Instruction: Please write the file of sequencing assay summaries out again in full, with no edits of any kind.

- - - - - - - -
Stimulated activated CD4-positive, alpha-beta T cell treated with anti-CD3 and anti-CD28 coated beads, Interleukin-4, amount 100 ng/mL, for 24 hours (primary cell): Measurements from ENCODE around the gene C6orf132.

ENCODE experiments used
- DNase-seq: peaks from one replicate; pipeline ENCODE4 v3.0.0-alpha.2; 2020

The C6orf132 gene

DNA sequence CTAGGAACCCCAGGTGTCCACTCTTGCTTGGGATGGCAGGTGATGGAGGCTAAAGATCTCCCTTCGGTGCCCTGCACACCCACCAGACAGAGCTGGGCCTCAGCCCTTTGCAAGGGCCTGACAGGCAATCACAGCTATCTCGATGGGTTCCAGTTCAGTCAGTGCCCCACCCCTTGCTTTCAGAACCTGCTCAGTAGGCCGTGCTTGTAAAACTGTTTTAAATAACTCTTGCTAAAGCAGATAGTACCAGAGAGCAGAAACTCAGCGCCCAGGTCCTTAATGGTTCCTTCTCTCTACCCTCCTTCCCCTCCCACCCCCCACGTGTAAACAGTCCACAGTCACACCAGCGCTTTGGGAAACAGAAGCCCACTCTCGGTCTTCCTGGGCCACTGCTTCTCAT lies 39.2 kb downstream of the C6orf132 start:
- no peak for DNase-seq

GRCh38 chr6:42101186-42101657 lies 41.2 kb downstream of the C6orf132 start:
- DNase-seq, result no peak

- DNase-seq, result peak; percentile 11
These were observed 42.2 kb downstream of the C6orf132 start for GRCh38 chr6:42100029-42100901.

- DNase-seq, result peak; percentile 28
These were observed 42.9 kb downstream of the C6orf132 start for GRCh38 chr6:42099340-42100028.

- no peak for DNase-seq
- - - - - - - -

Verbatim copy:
Stimulated activated CD4-positive, alpha-beta T cell treated with anti-CD3 and anti-CD28 coated beads, Interleukin-4, amount 100 ng/mL, for 24 hours (primary cell): Measurements from ENCODE around the gene C6orf132.

ENCODE experiments used
- DNase-seq: peaks from one replicate; pipeline ENCODE4 v3.0.0-alpha.2; 2020

The C6orf132 gene

DNA sequence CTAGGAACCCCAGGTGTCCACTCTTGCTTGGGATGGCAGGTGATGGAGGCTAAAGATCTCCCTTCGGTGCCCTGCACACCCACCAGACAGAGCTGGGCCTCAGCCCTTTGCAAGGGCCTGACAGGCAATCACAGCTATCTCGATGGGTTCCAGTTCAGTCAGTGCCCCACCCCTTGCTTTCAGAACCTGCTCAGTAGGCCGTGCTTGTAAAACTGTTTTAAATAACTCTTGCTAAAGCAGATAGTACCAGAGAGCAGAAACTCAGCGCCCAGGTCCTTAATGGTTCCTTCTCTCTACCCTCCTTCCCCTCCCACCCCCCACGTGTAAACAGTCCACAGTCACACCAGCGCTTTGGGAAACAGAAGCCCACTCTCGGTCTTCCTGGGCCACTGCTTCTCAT lies 39.2 kb downstream of the C6orf132 start:
- no peak for DNase-seq

GRCh38 chr6:42101186-42101657 lies 41.2 kb downstream of the C6orf132 start:
- DNase-seq, result no peak

- DNase-seq, result peak; percentile 11
These were observed 42.2 kb downstream of the C6orf132 start for GRCh38 chr6:42100029-42100901.

- DNase-seq, result peak; percentile 28
These were observed 42.9 kb downstream of the C6orf132 start for GRCh38 chr6:42099340-42100028.

- no peak for DNase-seq